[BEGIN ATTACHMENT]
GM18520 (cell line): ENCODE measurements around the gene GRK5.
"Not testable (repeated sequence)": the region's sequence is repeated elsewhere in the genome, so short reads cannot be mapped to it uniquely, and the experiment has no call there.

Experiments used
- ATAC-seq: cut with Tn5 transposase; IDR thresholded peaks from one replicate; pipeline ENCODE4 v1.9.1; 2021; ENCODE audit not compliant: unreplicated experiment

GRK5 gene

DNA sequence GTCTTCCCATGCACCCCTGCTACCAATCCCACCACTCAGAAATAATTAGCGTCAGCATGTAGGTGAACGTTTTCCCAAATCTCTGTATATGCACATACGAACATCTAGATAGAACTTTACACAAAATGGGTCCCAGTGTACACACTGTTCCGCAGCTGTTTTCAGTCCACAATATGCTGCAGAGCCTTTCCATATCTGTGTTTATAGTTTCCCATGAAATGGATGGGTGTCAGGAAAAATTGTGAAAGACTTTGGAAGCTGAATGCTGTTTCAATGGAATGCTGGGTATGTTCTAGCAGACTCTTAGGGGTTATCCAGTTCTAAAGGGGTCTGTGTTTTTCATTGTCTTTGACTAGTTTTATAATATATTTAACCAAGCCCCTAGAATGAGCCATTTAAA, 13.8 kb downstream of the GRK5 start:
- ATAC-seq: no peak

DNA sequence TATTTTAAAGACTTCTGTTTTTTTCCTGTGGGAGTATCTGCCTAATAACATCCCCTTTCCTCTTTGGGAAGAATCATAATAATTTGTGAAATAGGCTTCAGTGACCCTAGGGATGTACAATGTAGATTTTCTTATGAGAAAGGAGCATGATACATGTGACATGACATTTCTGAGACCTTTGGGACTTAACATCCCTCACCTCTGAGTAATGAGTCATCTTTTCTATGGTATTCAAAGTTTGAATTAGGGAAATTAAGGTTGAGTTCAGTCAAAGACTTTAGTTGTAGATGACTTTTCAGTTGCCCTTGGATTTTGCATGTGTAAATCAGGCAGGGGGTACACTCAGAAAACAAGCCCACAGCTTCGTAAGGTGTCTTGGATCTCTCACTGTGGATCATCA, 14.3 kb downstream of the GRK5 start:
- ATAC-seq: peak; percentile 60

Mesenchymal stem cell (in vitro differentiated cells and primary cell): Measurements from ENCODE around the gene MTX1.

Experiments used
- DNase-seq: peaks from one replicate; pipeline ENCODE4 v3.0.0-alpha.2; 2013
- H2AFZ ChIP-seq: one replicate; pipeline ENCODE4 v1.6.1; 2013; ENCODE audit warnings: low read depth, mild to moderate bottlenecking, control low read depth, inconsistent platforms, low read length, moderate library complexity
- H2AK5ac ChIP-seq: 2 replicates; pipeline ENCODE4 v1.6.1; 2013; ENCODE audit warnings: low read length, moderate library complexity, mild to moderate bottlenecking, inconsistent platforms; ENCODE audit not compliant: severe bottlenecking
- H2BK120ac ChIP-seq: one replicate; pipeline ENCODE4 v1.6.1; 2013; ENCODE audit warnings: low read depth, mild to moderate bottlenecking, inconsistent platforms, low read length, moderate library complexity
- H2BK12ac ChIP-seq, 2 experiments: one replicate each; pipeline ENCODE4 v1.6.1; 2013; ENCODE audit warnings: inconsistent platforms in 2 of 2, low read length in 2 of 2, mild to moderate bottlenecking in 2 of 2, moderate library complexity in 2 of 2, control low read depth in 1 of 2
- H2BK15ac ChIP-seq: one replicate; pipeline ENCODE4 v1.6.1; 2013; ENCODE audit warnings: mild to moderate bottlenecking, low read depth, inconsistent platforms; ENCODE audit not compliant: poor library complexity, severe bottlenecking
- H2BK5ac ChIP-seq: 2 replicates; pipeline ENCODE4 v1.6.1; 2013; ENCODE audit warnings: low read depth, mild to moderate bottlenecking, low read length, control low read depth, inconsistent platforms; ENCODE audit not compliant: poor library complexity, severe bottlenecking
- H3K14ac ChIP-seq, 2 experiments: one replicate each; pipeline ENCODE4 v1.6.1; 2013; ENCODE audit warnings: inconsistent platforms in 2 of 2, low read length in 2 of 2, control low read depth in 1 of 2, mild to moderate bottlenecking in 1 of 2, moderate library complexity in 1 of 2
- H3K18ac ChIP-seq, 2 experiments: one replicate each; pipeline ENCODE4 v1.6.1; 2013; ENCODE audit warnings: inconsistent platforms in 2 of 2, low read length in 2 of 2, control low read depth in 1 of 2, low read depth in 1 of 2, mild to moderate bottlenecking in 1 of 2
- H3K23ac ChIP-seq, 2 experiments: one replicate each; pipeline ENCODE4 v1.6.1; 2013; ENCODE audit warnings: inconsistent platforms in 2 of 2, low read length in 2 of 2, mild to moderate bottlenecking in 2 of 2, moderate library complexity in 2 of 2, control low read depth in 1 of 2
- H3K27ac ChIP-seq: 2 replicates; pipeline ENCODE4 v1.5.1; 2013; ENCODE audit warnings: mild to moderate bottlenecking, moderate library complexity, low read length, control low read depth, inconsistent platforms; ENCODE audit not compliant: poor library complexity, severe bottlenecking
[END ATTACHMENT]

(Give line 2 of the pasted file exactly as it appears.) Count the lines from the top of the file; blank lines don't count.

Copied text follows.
"Not testable (repeated sequence)": the region's sequence is repeated elsewhere in the genome, so short reads cannot be mapped to it uniquely, and the experiment has no call there.